HISPANIC RACE AS PREDICTOR OF FAILURE AFTER RADICAL PROSTATECTOMY

total PSA assay (Hybritech, San Diego, California) and were obtained before any treatment or DRE. All men had biopsy confirmed prostate cancer. Preoperative PSA (prePSA), age, race, clinical stage, biopsy and specimen Gleason score, pathological stage, specimen prostate volume, calculated specimen PSA density, seminal vesicle involvement, surgical margin status and lymph node status were recorded for each patient in a computerized database. Patients were staged according to the 1997 TNM staging system and tumors were graded according to the Gleason grading system. Pathological examination was performed in a standard fashion. PSA was measured 6 to 8 weeks after surgery and every 3 to 6 months thereafter. Treatment failure was defined as having a PSA of 0.2 ng/ml or greater 8 weeks or longer after surgery, or receiving any adjuvant therapy. Adjuvant therapies included radiation and/or hormones, and were given at the discretion of the surgeon based on pathological analysis of the radical prostatectomy specimen. The Student’s t test was used to compare mean values of continuous variables between the 2 races. Comparisons between the 2 groups were made using the chi-square test to examine possible racial differences in distributions of categorical variables such as prostate biopsy Gleason sum, pathological stage, specimen Gleason sum, as well as the incidence of positive surgical margins and positive pelvic lymph nodes. All p values resulted from the use of 2-sided hypothesis tests. To obtain an estimate of the odds ratio after adjusting for preoperative clinical features such as age, serum PSA, clinical stage and biopsy Gleason score, we fit a multivariate logistic regression model regressing failure on an indicator for whether the patient was Hispanic as well as prespecified covariates. There were 3 patients missing data on whether they had treatment failure (2 of whom were Hispanic) who were included in the description of disease characteristics but excluded from the analysis assessing the influence of race on failure. The Cox proportional hazards regression model was used to model the hazard ratio of treatment failure for Hispanic men versus white men. The outcome for this analysis was months from surgery until failure, where failure is defined as the first increased PSA of 0.2 ng/ml after surgery. For those in whom treatment did not fail during observation the out-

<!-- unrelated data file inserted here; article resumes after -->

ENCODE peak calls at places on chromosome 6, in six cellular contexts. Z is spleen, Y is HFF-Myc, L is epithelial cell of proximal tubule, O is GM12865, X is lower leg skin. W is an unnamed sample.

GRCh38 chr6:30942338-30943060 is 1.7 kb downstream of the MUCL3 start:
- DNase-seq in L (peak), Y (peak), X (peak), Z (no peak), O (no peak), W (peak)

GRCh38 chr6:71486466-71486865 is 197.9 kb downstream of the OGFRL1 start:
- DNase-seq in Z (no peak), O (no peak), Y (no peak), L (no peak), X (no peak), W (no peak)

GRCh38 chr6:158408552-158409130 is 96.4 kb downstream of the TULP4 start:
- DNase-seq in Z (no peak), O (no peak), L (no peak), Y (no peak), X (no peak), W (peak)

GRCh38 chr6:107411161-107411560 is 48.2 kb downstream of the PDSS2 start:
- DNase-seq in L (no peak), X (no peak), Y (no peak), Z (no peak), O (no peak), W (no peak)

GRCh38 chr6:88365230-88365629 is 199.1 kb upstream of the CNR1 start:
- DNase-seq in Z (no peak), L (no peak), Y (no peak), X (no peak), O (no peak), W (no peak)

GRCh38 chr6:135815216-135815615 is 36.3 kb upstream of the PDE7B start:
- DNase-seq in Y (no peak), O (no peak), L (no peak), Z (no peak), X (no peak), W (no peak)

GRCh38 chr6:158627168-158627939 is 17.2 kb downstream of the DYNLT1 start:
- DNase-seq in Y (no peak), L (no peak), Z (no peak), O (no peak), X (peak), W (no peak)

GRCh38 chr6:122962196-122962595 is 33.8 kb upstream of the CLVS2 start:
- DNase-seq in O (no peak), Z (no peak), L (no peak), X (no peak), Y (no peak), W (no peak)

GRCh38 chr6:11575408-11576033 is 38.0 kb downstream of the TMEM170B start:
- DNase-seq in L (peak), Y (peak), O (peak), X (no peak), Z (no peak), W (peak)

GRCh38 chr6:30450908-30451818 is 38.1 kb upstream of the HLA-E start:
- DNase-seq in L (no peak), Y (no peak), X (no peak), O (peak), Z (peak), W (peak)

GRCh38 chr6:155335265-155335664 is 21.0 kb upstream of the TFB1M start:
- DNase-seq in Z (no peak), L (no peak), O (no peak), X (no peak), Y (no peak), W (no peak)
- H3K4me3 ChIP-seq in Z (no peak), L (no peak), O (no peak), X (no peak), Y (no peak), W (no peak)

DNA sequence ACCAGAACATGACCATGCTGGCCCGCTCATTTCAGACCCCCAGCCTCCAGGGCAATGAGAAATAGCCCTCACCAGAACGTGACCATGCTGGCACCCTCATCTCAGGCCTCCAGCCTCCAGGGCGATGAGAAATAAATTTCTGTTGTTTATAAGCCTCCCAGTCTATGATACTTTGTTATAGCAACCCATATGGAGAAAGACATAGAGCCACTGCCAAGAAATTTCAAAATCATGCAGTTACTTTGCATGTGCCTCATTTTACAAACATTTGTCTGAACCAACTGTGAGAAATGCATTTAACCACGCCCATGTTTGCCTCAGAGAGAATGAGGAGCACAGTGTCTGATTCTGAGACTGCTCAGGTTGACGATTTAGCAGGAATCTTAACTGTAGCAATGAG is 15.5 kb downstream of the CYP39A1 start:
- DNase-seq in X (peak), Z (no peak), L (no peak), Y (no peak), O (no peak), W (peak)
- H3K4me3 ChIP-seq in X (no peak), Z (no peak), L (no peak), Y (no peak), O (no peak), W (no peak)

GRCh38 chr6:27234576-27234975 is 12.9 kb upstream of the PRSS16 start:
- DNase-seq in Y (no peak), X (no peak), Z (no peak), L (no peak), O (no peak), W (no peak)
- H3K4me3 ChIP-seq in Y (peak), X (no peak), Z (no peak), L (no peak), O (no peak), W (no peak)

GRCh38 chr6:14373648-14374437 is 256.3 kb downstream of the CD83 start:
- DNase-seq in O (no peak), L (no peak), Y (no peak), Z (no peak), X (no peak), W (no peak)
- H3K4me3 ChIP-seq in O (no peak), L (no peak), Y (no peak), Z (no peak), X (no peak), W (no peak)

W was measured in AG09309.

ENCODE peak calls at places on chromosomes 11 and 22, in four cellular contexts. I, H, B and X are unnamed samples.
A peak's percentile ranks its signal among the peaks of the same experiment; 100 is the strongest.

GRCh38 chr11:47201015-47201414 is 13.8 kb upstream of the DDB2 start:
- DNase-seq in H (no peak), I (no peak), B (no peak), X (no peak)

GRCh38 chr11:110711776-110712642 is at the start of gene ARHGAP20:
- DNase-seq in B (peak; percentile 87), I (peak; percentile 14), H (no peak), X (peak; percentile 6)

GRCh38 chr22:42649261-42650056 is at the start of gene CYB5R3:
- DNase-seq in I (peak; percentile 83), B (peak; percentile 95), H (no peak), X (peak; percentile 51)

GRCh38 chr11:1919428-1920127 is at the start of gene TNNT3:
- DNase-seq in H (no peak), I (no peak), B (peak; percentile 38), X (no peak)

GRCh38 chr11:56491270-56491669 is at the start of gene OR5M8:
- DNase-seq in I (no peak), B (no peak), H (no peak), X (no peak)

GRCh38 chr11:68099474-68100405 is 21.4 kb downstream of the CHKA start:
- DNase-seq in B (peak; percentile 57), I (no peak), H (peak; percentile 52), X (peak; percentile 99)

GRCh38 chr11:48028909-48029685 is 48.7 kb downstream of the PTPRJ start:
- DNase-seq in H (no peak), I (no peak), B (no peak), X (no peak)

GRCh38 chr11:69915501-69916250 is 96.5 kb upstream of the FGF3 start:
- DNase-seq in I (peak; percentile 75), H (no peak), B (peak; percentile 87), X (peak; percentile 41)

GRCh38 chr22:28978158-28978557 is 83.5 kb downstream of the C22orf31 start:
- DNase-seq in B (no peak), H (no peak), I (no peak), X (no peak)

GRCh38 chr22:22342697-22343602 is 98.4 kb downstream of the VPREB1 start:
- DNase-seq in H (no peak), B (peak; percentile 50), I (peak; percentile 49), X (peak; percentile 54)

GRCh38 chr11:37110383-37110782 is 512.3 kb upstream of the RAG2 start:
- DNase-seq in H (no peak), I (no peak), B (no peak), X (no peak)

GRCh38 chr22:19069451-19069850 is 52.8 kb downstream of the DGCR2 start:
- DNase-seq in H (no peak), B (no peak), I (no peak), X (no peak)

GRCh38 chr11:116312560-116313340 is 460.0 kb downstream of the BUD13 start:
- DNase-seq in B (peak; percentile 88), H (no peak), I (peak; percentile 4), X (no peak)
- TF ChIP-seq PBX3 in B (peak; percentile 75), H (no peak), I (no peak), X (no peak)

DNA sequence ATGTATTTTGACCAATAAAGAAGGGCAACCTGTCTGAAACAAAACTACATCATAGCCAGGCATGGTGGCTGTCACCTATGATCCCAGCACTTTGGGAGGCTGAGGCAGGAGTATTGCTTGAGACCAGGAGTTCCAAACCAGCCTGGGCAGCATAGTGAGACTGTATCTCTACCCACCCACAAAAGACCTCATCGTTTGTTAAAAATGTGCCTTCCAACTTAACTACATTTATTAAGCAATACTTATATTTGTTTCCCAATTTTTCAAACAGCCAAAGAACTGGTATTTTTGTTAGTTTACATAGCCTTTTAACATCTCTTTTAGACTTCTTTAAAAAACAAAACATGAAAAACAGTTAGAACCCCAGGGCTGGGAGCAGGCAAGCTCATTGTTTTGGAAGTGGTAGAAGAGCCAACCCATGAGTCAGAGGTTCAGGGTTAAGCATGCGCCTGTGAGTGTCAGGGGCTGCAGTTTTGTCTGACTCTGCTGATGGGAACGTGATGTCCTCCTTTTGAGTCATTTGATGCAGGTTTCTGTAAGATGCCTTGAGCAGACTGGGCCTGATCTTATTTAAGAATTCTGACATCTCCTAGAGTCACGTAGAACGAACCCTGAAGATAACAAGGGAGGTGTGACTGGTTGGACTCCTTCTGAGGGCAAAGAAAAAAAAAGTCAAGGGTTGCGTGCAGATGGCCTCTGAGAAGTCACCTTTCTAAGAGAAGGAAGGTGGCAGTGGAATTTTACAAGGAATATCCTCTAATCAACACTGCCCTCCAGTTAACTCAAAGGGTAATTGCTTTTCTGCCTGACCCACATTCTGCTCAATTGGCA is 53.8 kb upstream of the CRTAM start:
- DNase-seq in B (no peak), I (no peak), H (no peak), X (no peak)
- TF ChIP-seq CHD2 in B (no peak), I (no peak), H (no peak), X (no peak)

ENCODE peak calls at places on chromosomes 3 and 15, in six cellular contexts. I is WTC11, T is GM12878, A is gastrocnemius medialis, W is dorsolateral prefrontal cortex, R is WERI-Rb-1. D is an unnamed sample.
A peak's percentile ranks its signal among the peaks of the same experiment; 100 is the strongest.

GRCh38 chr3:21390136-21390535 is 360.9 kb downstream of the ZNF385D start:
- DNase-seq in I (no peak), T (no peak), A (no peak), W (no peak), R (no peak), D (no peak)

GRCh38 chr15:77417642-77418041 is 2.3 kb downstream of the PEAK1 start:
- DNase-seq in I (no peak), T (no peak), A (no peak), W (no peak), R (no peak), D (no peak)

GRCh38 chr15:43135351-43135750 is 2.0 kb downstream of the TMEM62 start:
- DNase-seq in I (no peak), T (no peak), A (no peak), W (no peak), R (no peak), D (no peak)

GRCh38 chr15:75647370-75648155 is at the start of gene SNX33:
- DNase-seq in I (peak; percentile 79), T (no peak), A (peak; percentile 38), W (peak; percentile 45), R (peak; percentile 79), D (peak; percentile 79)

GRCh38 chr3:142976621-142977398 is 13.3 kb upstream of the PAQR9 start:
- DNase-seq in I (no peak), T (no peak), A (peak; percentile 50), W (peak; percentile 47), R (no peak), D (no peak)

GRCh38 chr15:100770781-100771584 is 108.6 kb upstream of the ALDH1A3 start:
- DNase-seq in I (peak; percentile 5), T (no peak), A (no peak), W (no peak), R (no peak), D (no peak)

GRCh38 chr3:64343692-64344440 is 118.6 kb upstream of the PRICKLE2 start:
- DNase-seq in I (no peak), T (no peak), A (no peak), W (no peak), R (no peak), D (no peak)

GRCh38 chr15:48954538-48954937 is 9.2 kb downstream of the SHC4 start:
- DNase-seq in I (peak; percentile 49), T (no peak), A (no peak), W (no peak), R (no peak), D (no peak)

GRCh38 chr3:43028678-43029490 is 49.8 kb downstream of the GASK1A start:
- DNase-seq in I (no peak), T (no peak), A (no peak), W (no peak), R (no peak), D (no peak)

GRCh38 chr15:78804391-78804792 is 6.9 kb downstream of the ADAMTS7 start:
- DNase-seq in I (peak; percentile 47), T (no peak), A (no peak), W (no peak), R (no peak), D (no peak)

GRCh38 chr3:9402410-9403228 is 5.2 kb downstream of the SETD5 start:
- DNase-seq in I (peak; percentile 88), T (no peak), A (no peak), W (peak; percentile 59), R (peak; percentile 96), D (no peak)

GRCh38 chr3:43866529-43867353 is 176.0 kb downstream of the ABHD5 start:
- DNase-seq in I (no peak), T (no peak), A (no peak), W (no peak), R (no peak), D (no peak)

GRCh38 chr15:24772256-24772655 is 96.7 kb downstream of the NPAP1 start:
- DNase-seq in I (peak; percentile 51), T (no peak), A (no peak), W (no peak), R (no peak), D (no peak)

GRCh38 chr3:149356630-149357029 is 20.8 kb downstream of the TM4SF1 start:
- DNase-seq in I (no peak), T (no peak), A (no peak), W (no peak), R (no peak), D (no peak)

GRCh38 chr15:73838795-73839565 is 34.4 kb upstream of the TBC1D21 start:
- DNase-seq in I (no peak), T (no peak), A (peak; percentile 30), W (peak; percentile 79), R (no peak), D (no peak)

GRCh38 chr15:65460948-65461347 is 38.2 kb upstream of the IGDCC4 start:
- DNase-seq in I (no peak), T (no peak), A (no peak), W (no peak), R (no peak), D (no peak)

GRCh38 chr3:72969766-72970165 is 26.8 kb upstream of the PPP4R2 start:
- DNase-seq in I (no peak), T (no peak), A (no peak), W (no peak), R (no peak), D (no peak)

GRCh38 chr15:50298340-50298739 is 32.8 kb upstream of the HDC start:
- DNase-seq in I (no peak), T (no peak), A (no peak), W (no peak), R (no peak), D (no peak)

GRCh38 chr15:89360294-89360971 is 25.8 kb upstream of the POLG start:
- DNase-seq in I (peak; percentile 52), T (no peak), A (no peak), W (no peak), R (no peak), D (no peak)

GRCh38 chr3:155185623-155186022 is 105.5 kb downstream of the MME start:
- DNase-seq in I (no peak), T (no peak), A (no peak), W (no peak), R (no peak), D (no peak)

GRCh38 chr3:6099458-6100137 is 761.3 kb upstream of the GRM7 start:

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come was the time from surgery until the last PSA measurement. Data from those in whom treatment did fail during followup were considered censored observations since we do not know the exact failure time. Those patients who received adjuvant therapy immediately after radical prostatectomy (29) were included in the analysis as a time to failure of 0 months. RESULTS